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ON THIS DAY IN 1963, the Eagle reported, “WASHINGTON (UPI) — The United States lost 19 million man-days of labor in 1962 due to strikes, the Labor Department reported in Washington today. This was almost 3 million more than was lost in 1961, but was below most post-war years. There were about 3,550 work stoppages last year due to strikes involving 1,250,000 workers. There were 16 strikes involving 10,000 workers or more during the year.”

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Bradley Cooper
Evan Agostini/Invision/AP
Carrie Ann Inaba
Richard Shotwell/Invision/AP

NOTABLE PEOPLE BORN ON THIS DAY include Oscar-winning actor Robert Duvall, who was born in 1931; former talk show host Charlie Rose, who was born in 1942; former U.S. Rep. Carolyn McCarthy, who was born in Brooklyn in 1944; Oscar-winning actress Diane Keaton, who was born in 1946; Rock and Roll Hall of Famer Chris Stein (Blondie), who was born in Brooklyn in 1950; “Dynasty” star Pamela Sue Martin, who was born in 1953; former CIA Director George Tenet, who was born in 1953; “Our Town” singer Iris DeMent, who was born in 1961; actress and model Suzy Amis Cameron, who was born in 1962; “Dancing with the Stars” judge Carrie Ann Inaba, who was born in 1968; “American Sniper” star Bradley Cooper, who was born in 1975; former NFL running back Warrick Dunn, who was born in 1975; “Mad Men” star January Jones, who was born in 1978; and model and actress Suki Waterhouse, who was born in 1992.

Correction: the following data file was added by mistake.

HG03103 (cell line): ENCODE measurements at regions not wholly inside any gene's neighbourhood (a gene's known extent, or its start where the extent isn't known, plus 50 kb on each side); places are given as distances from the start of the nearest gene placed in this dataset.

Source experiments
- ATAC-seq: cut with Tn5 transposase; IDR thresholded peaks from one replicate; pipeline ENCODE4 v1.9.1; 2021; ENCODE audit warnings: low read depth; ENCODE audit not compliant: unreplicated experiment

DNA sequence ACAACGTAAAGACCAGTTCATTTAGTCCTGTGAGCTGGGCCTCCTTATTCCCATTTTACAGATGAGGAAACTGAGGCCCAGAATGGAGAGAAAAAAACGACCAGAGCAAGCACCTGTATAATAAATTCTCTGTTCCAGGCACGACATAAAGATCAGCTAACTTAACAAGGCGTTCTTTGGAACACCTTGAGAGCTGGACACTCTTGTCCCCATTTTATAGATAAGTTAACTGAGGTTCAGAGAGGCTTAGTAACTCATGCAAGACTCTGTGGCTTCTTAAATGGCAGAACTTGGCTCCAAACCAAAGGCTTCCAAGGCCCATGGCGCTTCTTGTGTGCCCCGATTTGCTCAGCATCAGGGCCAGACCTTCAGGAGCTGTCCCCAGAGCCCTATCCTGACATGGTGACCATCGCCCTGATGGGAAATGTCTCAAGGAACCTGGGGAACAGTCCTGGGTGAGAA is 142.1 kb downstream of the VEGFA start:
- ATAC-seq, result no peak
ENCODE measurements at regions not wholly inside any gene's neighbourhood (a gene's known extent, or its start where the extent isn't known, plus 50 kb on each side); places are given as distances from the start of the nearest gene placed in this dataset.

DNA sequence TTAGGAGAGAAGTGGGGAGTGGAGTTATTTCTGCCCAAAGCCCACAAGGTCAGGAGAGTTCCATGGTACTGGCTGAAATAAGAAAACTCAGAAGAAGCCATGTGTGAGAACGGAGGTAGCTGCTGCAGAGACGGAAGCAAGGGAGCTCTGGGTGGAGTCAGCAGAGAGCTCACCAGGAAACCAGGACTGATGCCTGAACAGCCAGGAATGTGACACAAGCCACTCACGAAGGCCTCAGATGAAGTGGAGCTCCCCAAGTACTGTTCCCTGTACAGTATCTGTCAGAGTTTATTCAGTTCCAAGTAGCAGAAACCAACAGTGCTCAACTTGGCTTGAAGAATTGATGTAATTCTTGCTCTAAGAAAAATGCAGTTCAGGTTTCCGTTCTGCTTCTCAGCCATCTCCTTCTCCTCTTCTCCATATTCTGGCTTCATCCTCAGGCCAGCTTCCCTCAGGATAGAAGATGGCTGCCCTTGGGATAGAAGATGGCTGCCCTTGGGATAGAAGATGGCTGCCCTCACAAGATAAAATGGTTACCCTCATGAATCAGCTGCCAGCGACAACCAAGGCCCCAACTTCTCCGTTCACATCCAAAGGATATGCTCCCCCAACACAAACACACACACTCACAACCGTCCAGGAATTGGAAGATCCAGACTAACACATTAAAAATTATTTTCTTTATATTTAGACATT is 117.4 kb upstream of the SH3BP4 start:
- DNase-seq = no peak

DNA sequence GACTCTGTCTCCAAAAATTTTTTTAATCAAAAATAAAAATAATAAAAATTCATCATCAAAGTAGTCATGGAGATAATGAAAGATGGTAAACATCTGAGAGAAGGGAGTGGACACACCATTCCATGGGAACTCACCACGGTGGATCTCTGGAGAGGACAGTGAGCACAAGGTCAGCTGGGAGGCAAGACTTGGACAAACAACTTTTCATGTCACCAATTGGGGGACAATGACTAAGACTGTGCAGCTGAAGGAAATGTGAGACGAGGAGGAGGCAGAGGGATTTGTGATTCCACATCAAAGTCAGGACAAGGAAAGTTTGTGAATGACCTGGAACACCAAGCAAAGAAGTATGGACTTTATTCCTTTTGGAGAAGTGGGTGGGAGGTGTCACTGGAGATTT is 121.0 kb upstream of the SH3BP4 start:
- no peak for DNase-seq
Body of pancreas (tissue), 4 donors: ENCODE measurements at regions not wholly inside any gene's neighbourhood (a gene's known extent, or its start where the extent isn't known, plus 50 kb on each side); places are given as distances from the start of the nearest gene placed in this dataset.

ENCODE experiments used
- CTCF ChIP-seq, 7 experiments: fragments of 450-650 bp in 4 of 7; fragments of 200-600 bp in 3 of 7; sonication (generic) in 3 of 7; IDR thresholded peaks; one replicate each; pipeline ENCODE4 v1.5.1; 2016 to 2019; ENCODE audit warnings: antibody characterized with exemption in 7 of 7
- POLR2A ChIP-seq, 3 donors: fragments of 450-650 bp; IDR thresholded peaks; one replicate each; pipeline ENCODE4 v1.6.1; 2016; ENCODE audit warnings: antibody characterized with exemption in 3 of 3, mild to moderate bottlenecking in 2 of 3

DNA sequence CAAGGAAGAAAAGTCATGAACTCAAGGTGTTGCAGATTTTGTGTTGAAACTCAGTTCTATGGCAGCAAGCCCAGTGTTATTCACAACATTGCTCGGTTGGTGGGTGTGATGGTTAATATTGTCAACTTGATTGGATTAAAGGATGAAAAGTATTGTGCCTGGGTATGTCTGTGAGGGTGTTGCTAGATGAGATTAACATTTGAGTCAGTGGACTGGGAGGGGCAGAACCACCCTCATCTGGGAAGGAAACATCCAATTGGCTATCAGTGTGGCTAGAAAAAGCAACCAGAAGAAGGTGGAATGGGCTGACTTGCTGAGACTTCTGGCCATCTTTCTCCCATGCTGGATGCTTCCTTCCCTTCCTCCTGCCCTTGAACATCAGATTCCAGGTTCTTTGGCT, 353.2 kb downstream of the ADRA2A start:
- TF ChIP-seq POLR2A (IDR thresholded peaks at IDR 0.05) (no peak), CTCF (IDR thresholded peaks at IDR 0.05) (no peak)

Robert Duvall
Brent N. Clarke/Invision/AP

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UP WHERE WE BELONG: Jeannette Ridlon Piccard was born on this day in 1895. The first woman to qualify as a free-balloon pilot, she set a record in 1934 when she ascended more than 57,000 feet into the stratosphere with her husband, Jean Felix Piccard. She died in 1981.

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LET’S DANCE: Alvin Ailey was born on this day in 1931. The Texas native began his noted career as a choreographer after a successful career as a dancer. He founded the Alvin Ailey American Dance Theater, drawing from classical ballet, jazz, Afro-Caribbean and modern dance idioms to create the 79 ballets of the company’s repertoire. He and his work played a central part in establishing a role for black people in the world of modern dance. He died in 1989.

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Special thanks to “Chase’s Calendar of Events” and Brooklyn Public Library.

 

Quotable:

“The creative process is not controlled by a switch you can simply turn on or off; it’s with you all the time.”

— choreographer Alvin Ailey, who was born on this day in 1931